Here’s the chart for the Dow Jones and its step sum.  Everything looks good, and that’s how it’s going to be for as long as the NYSE continues seeing days with 52Wk High and Low nets of +300.

Next are the step sum tables for gold and the Dow Jones.  The relentless selling pressure gold has been under is on full display below.  Since mid-January gold’s step sum has lost six steps on Friday’s close; that’s a lot.  Also in the past twenty-five trading days, we don’t see many positive 15 counts either. 

Still, after all that the bears could force the price of gold down by only 3.54%.  Do I dare think this is the sort of market that isn’t making anyone, either bull or bear happy?

The story for the Dow Jones step sum table is completely different.  The Dow Jones at Friday’s close with its 15 count in an overbought condition at a +7.  No surprise there with all those daily advances for the Dow Jones.  But for all that the Dow Jones had advanced only 1.62% in the past twenty-five days. 

I know bull markets for the Dow Jones are low volatility markets.  But for all the “liquidity” the FOMC has “injected” into the financial system, producing six new all-time highs in the table below, seeing the Dow Jones advance by only 1.62% since January 14th seems a bit miserly.

Let’s take a look at the Dow Jones’ overbought condition that developed this week, a 15 count of +7 in the table above and red plot in the chart below.  What’s a 15 count of +7?  In a running sample of 15 trading days; eleven of those days the Dow Jones closed up, with the other four days closing down.  Since December 1970, the Dow Jones’ 15 count had increased to a +7 for only 691 daily closes, or 5.48% of the 12,604 NYSE trading sessions since December 1970.  What that means can be best described in the chart below.

The table in the chart below lays out the 15 count’s range of market conditions;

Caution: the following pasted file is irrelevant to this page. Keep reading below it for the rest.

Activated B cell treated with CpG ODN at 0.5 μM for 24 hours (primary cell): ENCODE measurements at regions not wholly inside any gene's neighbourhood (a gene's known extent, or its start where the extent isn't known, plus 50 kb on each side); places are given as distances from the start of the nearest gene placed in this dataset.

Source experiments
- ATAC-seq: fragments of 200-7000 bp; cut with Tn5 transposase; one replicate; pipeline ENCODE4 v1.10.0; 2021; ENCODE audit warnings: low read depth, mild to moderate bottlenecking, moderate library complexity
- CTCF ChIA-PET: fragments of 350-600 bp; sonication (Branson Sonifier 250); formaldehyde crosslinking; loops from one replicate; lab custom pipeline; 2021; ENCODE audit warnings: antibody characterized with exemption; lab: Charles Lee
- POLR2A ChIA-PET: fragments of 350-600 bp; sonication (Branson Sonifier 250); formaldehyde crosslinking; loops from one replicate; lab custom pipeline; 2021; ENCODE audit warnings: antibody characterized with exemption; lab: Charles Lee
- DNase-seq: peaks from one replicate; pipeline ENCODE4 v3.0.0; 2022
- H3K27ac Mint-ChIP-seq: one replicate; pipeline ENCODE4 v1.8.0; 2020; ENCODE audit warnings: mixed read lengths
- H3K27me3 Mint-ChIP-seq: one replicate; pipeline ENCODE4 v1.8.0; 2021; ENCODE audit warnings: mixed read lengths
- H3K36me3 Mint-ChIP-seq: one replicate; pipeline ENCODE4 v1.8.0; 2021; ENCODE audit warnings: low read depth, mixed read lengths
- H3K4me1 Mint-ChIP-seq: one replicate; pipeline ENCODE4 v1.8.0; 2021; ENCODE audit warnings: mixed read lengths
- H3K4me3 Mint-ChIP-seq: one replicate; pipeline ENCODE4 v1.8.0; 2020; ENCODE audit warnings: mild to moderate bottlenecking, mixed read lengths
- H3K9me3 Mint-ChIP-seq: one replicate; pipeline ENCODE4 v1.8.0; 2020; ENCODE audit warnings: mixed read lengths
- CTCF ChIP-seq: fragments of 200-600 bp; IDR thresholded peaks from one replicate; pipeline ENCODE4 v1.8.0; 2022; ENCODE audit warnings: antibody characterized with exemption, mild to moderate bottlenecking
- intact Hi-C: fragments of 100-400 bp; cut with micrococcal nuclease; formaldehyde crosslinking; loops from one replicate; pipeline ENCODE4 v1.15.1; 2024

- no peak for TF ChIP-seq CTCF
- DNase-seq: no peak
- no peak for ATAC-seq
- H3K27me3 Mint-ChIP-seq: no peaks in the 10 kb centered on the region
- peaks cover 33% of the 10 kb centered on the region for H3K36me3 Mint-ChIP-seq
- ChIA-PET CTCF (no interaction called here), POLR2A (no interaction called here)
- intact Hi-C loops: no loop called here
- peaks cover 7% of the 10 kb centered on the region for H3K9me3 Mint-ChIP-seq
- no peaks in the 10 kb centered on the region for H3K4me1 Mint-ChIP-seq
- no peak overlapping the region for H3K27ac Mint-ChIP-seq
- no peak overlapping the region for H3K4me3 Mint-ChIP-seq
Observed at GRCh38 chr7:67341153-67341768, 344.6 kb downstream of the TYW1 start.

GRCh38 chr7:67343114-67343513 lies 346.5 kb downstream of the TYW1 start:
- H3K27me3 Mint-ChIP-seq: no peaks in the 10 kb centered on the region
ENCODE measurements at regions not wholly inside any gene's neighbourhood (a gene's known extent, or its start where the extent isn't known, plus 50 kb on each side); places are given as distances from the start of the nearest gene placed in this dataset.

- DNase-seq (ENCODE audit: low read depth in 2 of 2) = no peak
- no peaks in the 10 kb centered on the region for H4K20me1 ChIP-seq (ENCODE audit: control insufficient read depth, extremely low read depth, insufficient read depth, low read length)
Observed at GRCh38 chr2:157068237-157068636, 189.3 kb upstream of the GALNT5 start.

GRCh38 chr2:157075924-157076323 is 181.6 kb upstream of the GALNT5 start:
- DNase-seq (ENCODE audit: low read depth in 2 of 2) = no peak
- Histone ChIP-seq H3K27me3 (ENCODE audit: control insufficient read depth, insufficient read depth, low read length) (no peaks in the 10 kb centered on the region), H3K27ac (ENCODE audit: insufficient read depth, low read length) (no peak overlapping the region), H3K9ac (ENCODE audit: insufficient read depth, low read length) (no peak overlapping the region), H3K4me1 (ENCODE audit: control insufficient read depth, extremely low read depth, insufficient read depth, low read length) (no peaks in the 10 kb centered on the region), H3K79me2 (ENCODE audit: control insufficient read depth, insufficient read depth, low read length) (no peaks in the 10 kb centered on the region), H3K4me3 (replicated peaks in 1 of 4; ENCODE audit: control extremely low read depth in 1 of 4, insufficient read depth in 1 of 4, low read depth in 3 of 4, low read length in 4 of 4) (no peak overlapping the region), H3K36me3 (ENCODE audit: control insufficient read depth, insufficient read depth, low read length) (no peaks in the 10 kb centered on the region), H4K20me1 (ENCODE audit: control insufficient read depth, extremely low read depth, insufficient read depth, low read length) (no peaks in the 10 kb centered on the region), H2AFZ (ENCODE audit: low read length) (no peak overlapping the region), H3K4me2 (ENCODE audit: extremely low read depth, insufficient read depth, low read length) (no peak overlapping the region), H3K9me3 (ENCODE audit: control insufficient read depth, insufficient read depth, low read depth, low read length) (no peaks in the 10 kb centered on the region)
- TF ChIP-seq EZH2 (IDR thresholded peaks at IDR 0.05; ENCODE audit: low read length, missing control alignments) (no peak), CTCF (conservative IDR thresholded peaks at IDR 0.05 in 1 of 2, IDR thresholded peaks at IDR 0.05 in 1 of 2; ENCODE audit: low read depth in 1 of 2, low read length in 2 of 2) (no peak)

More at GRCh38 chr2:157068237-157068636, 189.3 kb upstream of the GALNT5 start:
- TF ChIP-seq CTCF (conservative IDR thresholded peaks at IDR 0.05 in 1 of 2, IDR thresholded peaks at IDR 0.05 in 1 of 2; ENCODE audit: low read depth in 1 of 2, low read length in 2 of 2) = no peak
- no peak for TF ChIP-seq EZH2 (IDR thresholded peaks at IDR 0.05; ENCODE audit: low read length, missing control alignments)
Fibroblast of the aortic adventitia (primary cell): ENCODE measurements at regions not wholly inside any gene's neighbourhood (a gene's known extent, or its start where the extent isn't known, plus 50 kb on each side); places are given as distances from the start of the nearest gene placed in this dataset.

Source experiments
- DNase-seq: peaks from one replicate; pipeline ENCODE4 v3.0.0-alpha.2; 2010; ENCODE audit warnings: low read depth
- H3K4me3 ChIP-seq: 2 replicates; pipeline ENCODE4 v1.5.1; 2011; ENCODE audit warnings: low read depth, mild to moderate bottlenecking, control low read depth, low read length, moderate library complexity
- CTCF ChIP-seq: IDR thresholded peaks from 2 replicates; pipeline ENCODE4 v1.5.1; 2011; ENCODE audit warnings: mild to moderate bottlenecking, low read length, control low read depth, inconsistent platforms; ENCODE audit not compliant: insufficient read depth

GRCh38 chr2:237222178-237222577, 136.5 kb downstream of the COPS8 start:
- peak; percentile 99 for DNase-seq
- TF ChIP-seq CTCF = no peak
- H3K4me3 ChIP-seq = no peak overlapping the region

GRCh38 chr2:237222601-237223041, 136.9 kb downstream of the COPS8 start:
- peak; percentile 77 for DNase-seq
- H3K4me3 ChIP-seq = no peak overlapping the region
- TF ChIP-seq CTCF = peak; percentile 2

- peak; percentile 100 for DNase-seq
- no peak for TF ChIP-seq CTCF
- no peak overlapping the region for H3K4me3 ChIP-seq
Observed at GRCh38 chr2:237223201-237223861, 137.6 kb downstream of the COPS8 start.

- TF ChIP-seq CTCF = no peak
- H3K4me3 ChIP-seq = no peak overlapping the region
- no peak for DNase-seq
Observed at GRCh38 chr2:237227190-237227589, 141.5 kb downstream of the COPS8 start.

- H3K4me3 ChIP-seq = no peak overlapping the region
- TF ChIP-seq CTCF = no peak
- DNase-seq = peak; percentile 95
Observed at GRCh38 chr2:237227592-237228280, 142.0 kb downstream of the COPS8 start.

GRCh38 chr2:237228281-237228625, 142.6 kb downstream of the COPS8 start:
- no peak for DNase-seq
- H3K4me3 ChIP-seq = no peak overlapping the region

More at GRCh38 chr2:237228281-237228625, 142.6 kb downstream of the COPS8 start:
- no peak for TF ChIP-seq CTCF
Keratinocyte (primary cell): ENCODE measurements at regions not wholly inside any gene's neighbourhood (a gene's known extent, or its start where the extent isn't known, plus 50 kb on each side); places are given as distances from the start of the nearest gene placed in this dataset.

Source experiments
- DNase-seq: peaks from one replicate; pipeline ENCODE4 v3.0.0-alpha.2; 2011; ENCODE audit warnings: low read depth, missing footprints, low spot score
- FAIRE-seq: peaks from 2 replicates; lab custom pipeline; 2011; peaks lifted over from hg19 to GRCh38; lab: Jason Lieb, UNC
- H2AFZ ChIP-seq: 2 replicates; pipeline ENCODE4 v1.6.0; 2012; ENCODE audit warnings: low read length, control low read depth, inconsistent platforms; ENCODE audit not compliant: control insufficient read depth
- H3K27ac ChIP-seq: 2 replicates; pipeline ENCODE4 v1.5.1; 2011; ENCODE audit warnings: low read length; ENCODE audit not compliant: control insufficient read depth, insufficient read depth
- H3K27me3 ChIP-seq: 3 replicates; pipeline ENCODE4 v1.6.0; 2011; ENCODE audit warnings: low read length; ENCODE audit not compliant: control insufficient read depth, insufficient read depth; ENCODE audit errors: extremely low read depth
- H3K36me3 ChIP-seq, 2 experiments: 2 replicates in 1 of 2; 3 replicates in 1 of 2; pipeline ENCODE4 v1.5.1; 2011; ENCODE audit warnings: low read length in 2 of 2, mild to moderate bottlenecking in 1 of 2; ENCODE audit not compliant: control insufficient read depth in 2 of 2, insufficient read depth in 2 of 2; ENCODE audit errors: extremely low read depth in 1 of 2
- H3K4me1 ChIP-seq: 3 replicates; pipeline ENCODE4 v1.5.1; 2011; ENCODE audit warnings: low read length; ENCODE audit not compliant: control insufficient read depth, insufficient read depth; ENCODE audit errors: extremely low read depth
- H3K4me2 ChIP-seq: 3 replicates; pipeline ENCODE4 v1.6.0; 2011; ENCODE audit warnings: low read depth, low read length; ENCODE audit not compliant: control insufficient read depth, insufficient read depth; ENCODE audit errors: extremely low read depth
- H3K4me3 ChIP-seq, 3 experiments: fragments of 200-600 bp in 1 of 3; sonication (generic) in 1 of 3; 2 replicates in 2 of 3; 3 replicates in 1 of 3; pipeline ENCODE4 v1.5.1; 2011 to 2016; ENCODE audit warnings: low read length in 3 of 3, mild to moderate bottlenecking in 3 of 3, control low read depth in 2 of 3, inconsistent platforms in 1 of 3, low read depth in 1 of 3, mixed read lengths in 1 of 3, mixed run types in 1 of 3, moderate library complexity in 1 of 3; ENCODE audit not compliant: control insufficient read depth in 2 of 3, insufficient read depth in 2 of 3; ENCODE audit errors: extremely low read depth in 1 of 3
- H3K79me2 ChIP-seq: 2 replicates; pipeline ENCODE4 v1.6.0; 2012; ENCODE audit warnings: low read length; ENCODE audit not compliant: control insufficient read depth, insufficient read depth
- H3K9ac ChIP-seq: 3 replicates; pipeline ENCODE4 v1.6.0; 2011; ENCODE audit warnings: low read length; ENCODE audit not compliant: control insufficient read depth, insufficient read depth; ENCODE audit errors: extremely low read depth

• Overbought (+15 to +7)
  • Neutral (+5 to -5)
  • Oversold (-7 to -15)

Being overbought doesn’t mean the Dow Jones (or any market series) is going up; it can go down resulting in a step sum bear box.  But typically seeing the Dow Jones in an overbought condition indicates it has been advancing; but due for a short term correction.

Being neutral, the Dow Jones can be trending either up or down.  However, in an advancing market the count usually remains positive (+1 to +5), while in a declining market the count usually remains negative (-1 to -5).

Being oversold doesn’t mean the Dow Jones is going down; it can go up resulting in a step sum bull box.  But typically seeing the Dow Jones in an oversold condition indicates it has been declining, but due for a market bounce.

Take a moment to study the Dow Jones (Red Plot below) since March 28th of last year, an eleven month period where the Dow Jones has advanced 70% at the close of this week. 

Since last March the Dow Jones’ 15 count remained above the Zero line (Black Line) except for a few short periods of -1, and twice down to a -5 in late October and again in January.  The Dow Jones’ 15 count also reached an overbought +7 three times since October, so a count of +7 isn’t necessarily bearish, but an indication the advance is in need of a rest.

That is exactly what happened last October and again in early January, the Dow Jones’ 15 count soon came down to a -5 both times, but soon the bulls got their second wind and took the Dow Jones’s 15 count back up to positive territory as the Dow Jones itself began making new all-time highs.

This week the Dow Jones’ 15 count closed at +7.  It could increase to a +9 sometime next week.  But if you look at the table above, a count of +9 is a very rare market condition.  So looking at the data, I’d say the Dow Jones is going to cool down sometime in the next few weeks before it resumes its advance.  But the day is coming when the count for the Dow Jones will have been in the main negative values for weeks and months.  What will the bulls on Wall Street do then?

Looking at gold’s 15 count (Blue Plot above), from last March to early August gold’s 15 count, with few exceptions, remained positive as gold advanced into record territory.  It did see a -5 in early May, but that low count followed gold’s 15 count of +7 in early April.  From early May until August the count remained positive until it soared up to a historic first of +13 on August 6th as gold closed at $2061.

A count of +13 is truly an overbought market, a historic first for the gold market.  Since this market extreme, gold has been correcting for the past half year, with gold’s 15 count typically in the -1 to -5 range ever since.  We’ll see exactly when this correction is over; when gold’s 15 count once again sees positive values for weeks and months.

Mark J. Lundeen

Mlundeen2@Comcast.net